Space Science and Astronomy Through Time

Space science and astronomy are among the oldest sciences. Celestial bodies, especially stars, planets, moons and asteroids were observed and studied by the oldest known civilisation including Mesopotamian, Egyptian, Chinese, Greek and Maya in Mesoamerica, to mention just a few. And some of these civilisations have developed an incredibly advanced knowledge about a number of space phenomena. However, modern space science and astronomy began to emerge only after the invention of telescope in the 17th century.

Before the Rise of Modern Discipline, Astronomy was ‘Applied Astrology’

Today, space science and astronomy are concerned exclusively with the study of celestial objects, processes and phenomena in the Solar System and elsewhere in the universe. Before the rise of modern discipline, however, astronomy was considered ‘applied astrology’ and served for astrological uses such as horoscopes. It was only after the invention of telescope in the 17th century and the emergence of modern scientific thought when astronomy started to be viewed as scientific discipline requiring the use of scientific methods.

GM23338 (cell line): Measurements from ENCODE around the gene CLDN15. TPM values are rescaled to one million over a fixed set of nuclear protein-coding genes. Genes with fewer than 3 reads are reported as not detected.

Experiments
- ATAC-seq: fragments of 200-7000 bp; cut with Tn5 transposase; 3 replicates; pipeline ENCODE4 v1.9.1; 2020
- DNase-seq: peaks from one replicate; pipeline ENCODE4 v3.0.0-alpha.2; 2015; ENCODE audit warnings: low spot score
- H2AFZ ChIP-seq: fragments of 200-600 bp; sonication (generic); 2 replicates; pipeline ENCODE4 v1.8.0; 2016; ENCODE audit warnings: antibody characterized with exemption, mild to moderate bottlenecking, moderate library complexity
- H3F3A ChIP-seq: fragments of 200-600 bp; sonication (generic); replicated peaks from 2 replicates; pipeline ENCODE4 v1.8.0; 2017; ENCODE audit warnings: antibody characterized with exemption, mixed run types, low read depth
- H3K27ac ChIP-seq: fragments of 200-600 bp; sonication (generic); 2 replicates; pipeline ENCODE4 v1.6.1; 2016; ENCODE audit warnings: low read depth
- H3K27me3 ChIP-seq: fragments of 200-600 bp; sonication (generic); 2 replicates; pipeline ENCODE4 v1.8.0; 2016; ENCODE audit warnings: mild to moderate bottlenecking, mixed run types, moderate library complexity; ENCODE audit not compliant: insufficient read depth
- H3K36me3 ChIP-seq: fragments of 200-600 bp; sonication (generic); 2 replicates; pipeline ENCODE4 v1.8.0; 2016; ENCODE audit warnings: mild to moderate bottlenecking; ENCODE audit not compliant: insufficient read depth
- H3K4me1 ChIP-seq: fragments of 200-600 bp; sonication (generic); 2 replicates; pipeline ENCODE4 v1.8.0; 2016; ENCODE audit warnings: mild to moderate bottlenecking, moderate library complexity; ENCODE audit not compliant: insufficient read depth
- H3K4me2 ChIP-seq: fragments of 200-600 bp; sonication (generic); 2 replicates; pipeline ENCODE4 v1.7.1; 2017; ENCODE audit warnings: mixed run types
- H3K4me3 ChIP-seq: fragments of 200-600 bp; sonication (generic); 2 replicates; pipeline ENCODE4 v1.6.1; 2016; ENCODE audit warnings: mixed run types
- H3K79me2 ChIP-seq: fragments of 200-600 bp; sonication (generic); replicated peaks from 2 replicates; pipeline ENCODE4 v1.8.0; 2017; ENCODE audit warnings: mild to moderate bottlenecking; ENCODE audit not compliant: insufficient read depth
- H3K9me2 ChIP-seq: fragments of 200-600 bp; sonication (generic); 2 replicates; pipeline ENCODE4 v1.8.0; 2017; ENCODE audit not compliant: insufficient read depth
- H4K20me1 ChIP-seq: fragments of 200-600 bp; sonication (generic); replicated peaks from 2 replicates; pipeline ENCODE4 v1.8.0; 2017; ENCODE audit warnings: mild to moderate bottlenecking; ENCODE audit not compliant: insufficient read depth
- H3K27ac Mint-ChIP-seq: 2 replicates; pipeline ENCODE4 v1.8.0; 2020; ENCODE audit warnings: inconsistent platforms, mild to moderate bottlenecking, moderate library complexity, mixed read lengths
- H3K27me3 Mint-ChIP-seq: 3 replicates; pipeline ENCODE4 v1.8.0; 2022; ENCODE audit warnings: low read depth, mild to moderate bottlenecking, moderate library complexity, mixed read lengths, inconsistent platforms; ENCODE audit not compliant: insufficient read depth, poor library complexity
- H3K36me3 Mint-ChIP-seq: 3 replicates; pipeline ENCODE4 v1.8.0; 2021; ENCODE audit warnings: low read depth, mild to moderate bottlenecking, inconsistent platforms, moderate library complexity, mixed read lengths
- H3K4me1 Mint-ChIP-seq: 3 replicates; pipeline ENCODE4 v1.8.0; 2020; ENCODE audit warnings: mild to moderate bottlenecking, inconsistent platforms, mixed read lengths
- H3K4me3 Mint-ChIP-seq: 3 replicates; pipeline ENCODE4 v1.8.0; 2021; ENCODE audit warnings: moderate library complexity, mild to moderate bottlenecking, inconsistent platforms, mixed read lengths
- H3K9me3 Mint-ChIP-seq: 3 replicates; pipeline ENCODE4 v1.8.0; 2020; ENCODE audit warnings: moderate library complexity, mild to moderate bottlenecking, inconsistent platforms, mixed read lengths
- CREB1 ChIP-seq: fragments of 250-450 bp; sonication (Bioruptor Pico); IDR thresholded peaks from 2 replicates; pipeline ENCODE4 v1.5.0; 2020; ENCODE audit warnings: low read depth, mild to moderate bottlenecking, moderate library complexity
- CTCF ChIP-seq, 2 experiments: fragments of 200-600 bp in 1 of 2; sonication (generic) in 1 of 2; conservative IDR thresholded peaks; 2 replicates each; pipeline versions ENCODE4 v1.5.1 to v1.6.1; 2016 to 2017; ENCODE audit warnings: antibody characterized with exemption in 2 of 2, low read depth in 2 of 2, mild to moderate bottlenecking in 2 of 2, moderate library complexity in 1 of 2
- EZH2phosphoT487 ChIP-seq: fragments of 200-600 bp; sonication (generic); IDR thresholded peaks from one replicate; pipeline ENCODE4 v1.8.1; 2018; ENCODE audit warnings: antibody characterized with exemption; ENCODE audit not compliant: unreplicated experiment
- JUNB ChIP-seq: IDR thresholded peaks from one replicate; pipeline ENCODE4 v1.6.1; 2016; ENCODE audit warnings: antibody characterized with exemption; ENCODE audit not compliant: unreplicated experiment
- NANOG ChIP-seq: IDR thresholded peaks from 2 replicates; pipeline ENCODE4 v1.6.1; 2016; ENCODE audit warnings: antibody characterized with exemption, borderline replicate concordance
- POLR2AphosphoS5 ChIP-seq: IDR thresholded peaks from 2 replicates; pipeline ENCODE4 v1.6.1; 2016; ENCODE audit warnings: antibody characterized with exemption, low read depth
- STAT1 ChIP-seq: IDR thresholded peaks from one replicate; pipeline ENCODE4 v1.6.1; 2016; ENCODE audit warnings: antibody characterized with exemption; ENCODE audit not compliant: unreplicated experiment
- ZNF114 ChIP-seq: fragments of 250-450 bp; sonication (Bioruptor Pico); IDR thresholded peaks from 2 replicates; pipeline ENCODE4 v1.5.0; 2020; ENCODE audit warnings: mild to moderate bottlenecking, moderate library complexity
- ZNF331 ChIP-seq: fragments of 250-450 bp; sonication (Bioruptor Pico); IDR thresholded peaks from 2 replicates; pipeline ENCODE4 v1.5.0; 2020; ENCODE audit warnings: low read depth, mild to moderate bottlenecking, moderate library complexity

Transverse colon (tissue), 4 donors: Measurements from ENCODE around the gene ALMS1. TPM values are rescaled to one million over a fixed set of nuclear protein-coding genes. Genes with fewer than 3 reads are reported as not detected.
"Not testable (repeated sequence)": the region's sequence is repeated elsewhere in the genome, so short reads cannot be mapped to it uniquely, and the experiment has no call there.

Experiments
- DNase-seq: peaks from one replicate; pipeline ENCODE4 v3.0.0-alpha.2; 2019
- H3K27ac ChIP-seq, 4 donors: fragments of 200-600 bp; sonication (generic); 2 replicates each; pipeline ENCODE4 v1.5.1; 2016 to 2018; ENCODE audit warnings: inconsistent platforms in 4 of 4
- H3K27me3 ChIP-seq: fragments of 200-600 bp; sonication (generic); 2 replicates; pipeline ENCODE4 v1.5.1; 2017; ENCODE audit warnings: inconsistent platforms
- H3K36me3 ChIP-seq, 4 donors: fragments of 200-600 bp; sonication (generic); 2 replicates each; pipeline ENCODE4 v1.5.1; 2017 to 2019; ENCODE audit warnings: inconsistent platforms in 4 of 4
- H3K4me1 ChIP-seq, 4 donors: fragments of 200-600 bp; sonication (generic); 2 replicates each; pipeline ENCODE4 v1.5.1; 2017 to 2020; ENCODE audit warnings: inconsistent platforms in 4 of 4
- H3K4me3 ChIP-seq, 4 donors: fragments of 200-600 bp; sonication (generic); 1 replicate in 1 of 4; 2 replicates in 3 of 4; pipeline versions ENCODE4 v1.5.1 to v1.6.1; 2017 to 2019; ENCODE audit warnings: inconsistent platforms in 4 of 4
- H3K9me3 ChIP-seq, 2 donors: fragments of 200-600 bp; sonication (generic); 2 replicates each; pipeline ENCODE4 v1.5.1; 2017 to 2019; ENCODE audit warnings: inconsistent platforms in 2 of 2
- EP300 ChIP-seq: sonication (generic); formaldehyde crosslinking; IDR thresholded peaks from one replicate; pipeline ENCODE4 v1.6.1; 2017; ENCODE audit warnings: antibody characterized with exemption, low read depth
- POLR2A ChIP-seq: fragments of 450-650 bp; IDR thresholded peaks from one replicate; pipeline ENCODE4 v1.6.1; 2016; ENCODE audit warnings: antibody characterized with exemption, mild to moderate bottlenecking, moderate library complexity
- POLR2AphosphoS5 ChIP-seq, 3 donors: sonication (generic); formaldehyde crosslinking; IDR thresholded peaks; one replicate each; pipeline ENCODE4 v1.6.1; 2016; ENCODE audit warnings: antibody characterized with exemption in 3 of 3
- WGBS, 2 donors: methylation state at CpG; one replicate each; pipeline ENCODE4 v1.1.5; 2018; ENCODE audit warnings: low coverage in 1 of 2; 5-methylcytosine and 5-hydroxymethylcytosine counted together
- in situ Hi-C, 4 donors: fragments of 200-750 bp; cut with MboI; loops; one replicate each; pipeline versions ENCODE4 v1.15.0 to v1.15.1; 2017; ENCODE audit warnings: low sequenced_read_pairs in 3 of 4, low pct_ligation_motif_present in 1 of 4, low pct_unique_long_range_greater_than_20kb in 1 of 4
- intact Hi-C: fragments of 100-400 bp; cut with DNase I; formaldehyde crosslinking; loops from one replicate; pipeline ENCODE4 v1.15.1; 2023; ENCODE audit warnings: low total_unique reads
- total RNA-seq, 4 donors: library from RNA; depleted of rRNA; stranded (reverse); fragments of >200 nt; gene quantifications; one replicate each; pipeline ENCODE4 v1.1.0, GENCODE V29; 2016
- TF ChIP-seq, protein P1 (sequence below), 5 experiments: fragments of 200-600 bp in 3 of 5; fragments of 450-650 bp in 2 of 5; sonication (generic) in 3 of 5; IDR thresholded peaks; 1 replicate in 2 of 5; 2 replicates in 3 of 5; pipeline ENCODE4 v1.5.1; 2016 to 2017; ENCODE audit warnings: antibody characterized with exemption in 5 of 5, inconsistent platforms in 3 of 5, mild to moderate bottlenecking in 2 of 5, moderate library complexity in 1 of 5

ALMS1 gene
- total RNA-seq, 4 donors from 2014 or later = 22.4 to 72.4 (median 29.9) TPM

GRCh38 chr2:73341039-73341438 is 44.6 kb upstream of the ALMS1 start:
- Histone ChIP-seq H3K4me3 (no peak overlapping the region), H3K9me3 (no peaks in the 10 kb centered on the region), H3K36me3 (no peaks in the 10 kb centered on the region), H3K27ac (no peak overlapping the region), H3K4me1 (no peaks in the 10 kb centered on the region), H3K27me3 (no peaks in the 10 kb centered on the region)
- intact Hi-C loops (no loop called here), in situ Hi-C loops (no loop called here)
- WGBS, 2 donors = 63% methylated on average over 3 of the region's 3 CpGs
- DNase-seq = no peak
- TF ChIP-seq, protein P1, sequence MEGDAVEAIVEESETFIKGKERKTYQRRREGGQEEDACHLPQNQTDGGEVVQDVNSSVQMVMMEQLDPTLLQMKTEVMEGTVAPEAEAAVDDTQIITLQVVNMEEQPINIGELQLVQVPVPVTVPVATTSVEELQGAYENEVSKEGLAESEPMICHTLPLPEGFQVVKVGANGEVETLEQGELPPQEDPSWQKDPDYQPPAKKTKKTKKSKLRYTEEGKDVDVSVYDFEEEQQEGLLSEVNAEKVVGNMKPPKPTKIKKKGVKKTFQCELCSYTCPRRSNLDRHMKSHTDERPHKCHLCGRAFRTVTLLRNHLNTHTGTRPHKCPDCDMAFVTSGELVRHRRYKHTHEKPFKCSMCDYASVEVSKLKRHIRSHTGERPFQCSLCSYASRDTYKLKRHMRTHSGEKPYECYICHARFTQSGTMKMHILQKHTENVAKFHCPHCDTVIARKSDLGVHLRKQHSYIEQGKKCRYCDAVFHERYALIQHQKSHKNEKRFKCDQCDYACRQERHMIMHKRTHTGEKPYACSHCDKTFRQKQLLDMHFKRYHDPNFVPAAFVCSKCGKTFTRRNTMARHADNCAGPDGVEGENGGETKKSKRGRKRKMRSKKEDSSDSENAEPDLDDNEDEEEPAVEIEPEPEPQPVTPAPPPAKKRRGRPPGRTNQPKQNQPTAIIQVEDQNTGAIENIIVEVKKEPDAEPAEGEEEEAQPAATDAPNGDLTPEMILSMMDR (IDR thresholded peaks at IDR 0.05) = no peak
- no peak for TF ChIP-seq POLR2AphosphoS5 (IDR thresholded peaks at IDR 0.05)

The ‘Renaissance’ of Astronomy

The Renaissance, a period between the 14th and 17th century that started as a cultural movement in Italy turned out to have sparked the interest in scientific method in a number of fields including astronomy. Indeed, it was during the period of Renaissance when the famous mathematician and astronomer Nicolaus Copernicus (1473-1543) proposed the heliocentric model, replacing the Earth with the Sun in the centre of the universe. However, it was only his successors including Tycho Brahe (1546-1601), Johannes Kepler (1571-1630) and in particular Galileo Galilei (1564-1642) who not only embraced but also further developed Copernicus’ work. Galileo also went on to develop what came to be known as the Galilean telescope with which he discovered the Jupiter’s Galilean moons.

Emergence of Modern Astronomy and Space Science

The period following the early 17th century was marked by a rapid progress of both astronomy and space science, giving rise to modern discipline which, however, split into observational and theoretical astronomy in the 20th century. Though separated, the two fields nevertheless remained closely connected. But despite the progress of space science and astronomy, the emergence of new fields including aerospace engineering and physical exploration of space, the 20th century was also marked by a widespread popularisation of amateur astronomy which has made several important contributions to astronomy.